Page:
The Moderate Washingtonian

Outlook on politics and elections in the state of Washington from an overall centrist viewpoint. My views tend to be libertarian in nature, but at the same time are largely nonpartisan.

25 November 2005

Conservative judicial PAC -- Seattle PI

Today's Seattle PI covered a new state PAC with the goal of electing conservatives to the state Supreme Court and courts of appeals. Much of the article was trying to act like this is some attack on the judiciary and to show how awful this development is. I'm not necessarily looking forward to an organized movement to put conservatives on the Supreme Court, either, but it seems as if the PI is making a mountain of a molehill. First off, an organization run by moderate Republicans like Slade Gorton and Ken Eikenberry is probably not "right-wing." Gorton has a long record of social moderation, and in any year other than 1992, Eikenberry would have beaten Mike Lowry and become governor (consequently, voters got what they deserved in that election). In this case, the PI needs to realize that "Republican" does not always equal "right-wing." Secondly, having ideological divides in judicial races is no new thing. Everybody knew who was the conservative and who was the liberal in both of the contested Supreme Court elections in 2004. Nobody is going to mix up Justice Sanders with anybody.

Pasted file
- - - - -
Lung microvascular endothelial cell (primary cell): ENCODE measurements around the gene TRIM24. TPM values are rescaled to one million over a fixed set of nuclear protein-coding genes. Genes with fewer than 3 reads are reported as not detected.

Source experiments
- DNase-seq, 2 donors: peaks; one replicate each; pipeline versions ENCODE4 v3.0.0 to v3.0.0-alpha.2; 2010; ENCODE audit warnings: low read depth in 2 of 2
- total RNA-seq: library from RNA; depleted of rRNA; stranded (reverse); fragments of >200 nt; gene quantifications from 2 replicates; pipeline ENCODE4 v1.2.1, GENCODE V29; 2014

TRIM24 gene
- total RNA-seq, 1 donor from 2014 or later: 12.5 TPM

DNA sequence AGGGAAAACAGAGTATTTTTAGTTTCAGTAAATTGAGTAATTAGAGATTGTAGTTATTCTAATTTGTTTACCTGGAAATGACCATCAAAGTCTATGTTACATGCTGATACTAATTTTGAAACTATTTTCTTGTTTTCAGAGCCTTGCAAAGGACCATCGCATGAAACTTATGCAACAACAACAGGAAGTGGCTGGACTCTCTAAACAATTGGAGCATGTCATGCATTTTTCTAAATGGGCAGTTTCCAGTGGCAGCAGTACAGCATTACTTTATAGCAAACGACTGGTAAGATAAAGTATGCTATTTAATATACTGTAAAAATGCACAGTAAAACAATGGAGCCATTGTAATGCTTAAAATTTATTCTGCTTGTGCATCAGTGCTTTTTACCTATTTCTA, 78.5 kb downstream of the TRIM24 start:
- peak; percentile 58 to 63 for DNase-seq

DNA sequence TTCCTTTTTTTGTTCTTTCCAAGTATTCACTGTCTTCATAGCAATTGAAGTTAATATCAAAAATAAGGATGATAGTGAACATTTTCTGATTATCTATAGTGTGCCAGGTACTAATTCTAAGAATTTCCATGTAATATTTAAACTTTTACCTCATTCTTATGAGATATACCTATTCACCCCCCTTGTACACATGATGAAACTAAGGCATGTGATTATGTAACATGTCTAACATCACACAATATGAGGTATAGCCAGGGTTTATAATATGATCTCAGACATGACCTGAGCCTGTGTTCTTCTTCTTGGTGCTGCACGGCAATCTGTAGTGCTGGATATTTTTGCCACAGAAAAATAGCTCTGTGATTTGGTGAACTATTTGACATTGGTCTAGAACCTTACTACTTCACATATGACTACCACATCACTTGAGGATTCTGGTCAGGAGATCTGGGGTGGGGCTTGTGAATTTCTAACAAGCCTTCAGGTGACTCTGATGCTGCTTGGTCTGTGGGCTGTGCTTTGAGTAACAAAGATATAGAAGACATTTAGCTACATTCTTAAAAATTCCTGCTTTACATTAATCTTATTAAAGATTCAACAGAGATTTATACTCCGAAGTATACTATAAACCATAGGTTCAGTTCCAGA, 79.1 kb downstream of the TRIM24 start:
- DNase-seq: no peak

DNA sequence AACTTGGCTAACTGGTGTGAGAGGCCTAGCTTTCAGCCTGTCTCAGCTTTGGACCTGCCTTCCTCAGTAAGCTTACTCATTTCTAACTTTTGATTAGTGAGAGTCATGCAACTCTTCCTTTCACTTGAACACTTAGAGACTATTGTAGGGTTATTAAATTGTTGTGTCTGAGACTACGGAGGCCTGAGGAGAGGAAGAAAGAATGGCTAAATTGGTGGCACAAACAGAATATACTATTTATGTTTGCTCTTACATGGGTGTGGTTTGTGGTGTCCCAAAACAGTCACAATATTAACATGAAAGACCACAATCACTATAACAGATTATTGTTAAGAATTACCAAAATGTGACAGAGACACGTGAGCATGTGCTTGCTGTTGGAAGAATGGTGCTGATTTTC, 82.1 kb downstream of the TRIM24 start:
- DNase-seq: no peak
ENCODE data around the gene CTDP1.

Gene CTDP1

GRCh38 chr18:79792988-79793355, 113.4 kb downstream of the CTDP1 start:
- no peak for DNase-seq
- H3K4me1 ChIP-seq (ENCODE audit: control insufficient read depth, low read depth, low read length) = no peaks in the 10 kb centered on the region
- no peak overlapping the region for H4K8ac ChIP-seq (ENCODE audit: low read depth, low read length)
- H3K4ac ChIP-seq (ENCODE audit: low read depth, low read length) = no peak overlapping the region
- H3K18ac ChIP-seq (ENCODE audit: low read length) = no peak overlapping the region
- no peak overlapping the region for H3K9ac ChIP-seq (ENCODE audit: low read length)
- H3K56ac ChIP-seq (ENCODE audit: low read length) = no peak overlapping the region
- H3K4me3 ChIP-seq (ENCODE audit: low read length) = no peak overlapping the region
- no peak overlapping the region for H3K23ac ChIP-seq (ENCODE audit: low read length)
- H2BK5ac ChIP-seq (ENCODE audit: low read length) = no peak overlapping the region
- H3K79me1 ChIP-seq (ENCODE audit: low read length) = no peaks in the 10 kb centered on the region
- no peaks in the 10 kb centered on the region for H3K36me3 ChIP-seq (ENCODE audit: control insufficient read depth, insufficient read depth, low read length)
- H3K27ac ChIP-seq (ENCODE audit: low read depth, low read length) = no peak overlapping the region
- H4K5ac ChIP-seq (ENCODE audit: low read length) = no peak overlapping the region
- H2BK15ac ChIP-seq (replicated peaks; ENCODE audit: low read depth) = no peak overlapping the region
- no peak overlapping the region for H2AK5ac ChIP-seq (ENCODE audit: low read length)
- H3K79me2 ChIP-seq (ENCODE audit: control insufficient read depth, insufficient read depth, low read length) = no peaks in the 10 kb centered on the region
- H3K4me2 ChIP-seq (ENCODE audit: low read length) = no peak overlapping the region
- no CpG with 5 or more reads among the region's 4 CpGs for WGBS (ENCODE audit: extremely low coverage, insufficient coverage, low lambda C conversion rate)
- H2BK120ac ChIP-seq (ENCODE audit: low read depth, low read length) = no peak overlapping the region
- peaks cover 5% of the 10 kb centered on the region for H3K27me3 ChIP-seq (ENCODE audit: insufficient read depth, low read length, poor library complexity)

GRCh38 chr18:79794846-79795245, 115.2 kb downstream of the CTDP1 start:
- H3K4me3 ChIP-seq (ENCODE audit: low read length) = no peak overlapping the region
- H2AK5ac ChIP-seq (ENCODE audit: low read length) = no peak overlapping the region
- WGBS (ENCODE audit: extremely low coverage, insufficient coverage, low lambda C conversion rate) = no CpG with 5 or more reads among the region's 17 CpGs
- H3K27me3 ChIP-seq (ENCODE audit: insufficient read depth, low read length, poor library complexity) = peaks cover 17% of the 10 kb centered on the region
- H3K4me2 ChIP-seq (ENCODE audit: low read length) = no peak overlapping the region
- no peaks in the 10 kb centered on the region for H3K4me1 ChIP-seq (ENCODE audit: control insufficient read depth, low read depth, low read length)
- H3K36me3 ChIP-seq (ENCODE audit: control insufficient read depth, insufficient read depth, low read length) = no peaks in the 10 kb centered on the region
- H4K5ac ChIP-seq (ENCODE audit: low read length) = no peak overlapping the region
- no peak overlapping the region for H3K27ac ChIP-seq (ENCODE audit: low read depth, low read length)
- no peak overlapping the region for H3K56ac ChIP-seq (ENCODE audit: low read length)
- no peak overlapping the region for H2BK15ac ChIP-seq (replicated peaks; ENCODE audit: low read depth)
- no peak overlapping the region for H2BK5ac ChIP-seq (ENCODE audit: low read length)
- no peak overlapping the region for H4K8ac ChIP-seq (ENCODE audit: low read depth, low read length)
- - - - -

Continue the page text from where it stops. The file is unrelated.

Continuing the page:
This said, the PI does make some good points. Notably in quoting ex-Justice Phil Talmadge about the risk of making candidates to the judiciary behave as partisans with an agenda rather than being expected to remain unbiased and independent. Also, any PAC that refers to state Sen. Stephen Johnson as "very much a centrist" has a compass in need of realignment (the man has a lifetime score of 100% from the Washington Conservative Union, case closed).

In short, I doubt this new PAC is anything to worry about, and the Supreme Court could probably use a little more balance, but in the end, voters will still have the up or down vote on this organization's candidates and that's what really matters.


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